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Ohio lies at the intersection of several ecological regions: the prairies to the west, the Appalachian Mountains to the east and south, and vast wetlands and boreal forests to the north. Several physiographic provinces meet in Ohio, including portions of the Appalachian Plateau, the Lake Plains, the Till Plains, and the Bluegrass section of the Interior Plateau. About two-thirds of the state has been glaciated. These diverse geologic and environmental influences have created a mosaic of habitat types. Although the natural landscape is dominated by forests, many other types of habitats are found throughout the state. Present-day ecological communities do retain elements of the original vegetation, but are highly influenced by urban introductions - particularly in the northeastern part of the state. Pre-Columbian vegetation in Ohio consisted of mixed deciduous forests that virtually covered the state. Settlement and intensive land use have totally altered these habitats. Today, 24 percent of Ohio consists of forests in varying stages of regrowth. Unique vegetational areas include the swamp forest (Black Swamp) and oak savannas of the northwestern lake plain, scattered mesic prairie grasslands in the west central part, xeric prairie grasslands in the Bluegrass section of Ohio, dune communities along the Lake Erie, and fens and bogs scattered throughout the northern portion of the state.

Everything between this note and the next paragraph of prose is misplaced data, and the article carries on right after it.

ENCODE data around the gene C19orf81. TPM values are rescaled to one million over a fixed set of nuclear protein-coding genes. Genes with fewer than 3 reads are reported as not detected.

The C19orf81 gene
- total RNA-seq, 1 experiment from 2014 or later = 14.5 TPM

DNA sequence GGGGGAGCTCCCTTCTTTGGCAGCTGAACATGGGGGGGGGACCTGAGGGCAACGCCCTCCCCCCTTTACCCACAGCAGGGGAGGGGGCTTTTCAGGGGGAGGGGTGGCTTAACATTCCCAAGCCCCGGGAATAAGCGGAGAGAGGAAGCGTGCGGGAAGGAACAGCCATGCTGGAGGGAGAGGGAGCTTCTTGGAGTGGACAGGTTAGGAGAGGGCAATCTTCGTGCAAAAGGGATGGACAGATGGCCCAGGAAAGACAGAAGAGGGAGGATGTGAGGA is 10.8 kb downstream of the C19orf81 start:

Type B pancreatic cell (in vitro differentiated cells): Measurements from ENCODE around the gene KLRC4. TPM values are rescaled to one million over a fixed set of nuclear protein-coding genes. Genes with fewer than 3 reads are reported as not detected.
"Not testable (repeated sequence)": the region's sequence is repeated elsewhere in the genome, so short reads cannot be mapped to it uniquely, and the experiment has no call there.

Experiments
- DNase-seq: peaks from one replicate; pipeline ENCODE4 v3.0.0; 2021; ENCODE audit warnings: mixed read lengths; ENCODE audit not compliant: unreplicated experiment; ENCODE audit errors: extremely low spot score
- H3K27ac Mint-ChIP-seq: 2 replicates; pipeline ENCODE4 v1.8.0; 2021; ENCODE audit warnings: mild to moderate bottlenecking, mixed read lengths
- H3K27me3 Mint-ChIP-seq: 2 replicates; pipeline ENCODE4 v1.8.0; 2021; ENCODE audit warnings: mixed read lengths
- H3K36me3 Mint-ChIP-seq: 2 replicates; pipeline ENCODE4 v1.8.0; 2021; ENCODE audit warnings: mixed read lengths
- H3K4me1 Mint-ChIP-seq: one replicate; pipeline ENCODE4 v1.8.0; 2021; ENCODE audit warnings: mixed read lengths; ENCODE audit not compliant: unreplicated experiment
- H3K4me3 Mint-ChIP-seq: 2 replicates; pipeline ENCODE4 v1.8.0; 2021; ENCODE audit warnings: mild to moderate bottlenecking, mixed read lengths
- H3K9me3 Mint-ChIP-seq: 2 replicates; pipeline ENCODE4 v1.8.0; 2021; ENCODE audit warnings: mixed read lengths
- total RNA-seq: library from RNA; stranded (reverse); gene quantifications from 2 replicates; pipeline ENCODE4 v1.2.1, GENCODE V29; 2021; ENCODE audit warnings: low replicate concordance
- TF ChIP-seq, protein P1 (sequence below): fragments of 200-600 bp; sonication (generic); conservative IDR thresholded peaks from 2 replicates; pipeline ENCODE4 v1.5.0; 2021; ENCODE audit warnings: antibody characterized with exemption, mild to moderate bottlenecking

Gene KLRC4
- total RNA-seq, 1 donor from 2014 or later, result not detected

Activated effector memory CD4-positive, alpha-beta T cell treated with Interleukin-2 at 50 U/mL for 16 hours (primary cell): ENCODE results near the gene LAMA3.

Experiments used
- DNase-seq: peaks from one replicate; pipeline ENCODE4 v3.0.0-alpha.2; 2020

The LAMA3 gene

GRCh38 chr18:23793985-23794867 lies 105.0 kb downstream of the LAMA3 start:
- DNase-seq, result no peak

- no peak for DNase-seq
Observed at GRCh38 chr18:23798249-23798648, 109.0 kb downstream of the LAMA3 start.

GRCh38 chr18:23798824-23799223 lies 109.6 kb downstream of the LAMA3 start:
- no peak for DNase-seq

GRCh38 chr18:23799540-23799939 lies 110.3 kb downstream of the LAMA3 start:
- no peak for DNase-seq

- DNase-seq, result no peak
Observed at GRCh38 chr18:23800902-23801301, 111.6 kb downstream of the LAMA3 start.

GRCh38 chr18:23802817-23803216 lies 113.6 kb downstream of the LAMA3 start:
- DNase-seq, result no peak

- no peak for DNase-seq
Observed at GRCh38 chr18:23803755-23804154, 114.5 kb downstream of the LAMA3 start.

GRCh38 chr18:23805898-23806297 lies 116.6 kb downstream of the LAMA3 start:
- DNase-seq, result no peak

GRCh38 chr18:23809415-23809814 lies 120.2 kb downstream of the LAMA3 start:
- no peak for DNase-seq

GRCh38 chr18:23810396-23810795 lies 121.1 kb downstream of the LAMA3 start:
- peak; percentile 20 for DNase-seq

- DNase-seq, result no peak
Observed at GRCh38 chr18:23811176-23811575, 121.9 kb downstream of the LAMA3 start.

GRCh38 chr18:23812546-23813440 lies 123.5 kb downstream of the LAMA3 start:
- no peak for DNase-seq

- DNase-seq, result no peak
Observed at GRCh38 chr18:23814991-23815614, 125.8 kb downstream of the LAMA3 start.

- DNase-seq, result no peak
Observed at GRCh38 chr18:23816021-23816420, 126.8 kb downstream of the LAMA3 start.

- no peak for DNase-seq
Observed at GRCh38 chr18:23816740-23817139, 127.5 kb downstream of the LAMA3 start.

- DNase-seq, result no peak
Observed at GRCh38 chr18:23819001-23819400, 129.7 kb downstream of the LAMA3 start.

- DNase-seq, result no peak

The ant fauna of Ohio comprises 7 subfamilies, 33 genera, and 132 species. As more of Ohio's unique habitats are surveyed, especially in the northwestern and western portions of the state, this number is likely to further increase. Some of the most frequently encountered ants include species of Formica, Camponotus, Lasius, Myrmica and Aphaenogaster, with Formica being the most diverse genus in the region (26 species to date). Several ant species reach the edge of their distribution in Ohio, but none is endemic to the state. Nine nonnative species occur in Ohio, with six of these exotics (among which the Argentine ant Linepithema humile and the ghost ant Tapinoma melanocephalum) presently confined to conservatories, greenhouses and other heated buildings. The remaining nonnative species include the widespread Tetramorium caespitum, the rarely collected workerless parasite Anergates atratulus, and the eastern Asian Nylanderia flavipes. The latter species has established populations in the Cleveland and Toledo areas of northern Ohio where it is currently abundant in disturbed habitats such as urban woodlots, green spaces, and parks.